This argument is borne out by, among other things, our nation’s recent history with crime and policing. As George Akerlof, a Nobel Prize–winning economist at Berkeley, has observed, it was no accident that a tidal wave of violent crime, police hiring, and prison building swept the country in the late 1970s and 1980s, following closely in the wake of the nation’s retreat from marriage in the late 1960s and early 1970s. Starting in the late 1960s, because of this retreat, growing numbers of poor and working-class teenage boys and young men ceased to be socialized by fathers and wives; consequently, they were much more likely to get into trouble and stay in trouble than their peers of an earlier era. This led, in turn, to the effort of Republicans such as Rudy Giuliani to reach for “Big Government” law-and-order solutions to reassert order in communities hit hardest by the breakdown of the natural family.
Second, Carlson and Mero rightly argue that strong families depend upon much more than sentiment or even the right “family values.” In our day, affluence, state programs, and the organization of work and leisure have all conspired to strip the family of its traditional functions — economic production, leisure, moral education, and religious education — and to minimize the practical and economic dependencies linking spouses, children, and parents to one another. Accordingly, in many families, sentiment is the only real tie that binds, even though — for many families — sentiment is much too fragile to serve as the basis for an enduring common life together. Thus, Carlson and Mero argue that we must re-functionalize the home — by encouraging measures such as home-based work and businesses, a “family wage” for parents who have to work outside the home, home schooling, and home-based care for elderly parents. In sum, the natural family will be renewed only when our economic and practical lives bind us more tightly to our spouses, children, and parents.
Third, an implicit if not always explicit message communicated by The Natural Family is that the Republican party and the larger pro-family movement have not accomplished much in their three-decade effort to promote pro-life and pro-family policies. Carlson and Mero argue that the larger pro-family movement has been beset by squabbling, and a desire to go negative — that is, focus on the latest assault on family life — to keep the coffers full. Although they do not say much about the Republican party explicitly, they do point out that the average four-person family is now paying a lot more in taxes than it did in the 1950s — despite the fact that the Republicans have had numerous opportunities over the last 30 years to take a serious stab at remedying the tax burdens of families with children in the home. More fundamentally, they point out that most family-related social trends — from illegitimacy to pornography to the marriage rate — have worsened since the Republican party’s ascendancy started in 1980.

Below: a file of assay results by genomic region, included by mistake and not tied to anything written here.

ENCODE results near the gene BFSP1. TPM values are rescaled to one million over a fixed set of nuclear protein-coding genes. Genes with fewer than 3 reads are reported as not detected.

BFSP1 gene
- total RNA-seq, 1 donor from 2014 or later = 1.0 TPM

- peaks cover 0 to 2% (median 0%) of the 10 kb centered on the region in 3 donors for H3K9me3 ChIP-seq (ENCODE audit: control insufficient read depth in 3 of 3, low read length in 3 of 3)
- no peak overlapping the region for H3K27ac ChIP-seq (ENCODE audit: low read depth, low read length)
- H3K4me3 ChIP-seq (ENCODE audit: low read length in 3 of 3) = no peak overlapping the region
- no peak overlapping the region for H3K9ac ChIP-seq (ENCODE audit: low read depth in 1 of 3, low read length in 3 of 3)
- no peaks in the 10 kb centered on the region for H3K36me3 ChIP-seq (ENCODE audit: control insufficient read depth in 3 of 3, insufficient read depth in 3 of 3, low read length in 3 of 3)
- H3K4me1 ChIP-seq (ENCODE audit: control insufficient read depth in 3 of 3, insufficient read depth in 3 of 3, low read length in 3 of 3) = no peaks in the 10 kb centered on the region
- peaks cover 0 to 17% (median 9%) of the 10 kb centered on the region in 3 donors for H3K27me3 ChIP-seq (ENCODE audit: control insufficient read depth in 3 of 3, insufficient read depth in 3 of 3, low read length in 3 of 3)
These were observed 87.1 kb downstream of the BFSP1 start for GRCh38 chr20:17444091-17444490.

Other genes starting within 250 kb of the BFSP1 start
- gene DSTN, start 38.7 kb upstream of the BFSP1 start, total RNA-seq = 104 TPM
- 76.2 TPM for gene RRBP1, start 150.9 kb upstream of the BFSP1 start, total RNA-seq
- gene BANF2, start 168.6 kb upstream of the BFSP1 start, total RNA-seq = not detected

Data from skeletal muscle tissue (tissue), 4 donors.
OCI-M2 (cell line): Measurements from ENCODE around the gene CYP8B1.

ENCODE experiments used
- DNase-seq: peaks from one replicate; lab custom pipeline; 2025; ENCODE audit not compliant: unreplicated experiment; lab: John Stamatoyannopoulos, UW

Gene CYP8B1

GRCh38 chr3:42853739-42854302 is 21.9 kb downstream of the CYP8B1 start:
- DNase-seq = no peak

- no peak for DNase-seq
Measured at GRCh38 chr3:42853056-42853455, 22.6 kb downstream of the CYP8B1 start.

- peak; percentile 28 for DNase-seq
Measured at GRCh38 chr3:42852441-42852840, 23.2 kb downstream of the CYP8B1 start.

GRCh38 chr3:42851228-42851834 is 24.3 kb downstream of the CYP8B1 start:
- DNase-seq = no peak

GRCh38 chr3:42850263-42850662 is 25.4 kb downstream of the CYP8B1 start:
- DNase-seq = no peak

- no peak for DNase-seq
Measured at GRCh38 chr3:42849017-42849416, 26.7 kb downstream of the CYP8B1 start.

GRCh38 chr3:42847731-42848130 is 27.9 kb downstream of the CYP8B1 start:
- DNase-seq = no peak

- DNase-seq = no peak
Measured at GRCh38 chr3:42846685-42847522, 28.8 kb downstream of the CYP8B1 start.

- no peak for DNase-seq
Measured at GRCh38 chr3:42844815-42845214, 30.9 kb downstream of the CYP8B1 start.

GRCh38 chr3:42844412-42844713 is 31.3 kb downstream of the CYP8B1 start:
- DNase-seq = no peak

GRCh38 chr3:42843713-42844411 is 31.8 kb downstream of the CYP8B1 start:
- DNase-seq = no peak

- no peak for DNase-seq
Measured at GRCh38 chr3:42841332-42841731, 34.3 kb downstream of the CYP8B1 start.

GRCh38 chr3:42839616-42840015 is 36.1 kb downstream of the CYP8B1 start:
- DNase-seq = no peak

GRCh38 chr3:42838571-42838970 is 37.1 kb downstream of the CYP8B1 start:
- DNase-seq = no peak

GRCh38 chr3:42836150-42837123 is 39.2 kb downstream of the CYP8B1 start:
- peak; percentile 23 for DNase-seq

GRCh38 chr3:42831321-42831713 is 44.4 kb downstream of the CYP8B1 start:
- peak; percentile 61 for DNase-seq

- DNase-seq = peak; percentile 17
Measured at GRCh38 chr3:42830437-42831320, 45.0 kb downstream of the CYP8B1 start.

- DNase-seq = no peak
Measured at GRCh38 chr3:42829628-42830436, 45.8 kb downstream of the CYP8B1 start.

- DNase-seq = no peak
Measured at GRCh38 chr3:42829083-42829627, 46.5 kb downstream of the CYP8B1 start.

So what might be done to turn around the nation’s four-decade retreat from marriage? While acknowledging the importance of cultural renewal, Carlson and Mero present a number of creative public-policy ideas that would help renew the natural family.
On the legal front, they propose that state governments reintroduce “fault” into laws governing divorce — to give greater legal force to the marriage vow, to increase spouses’ confidence in their marriages, and to ensure that innocent spouses are not hit with the loss of property and child custody just because their spouse wants out of the marriage. On the tax front, the authors contend that the personal-income-tax exemption for children should be increased to $5,000, that the current $1,000 child tax credit should be indexed to inflation, and that families should be given generous tax credits for their Medicare and Social Security taxes when they are caring for children and elderly parents (20 percent for each child 13 and under, and 25 percent for each parent or grandparent in the home).
Policies such as these would lend legal and financial power to the natural family, and deepen the dependencies that sustain it. In turn, by shoring up the nation’s best department of health, human services, and justice — i.e., the natural family — these policies would reduce the need for the expansion of local, state, and federal government. Now there is a cause around which conservatives can unite.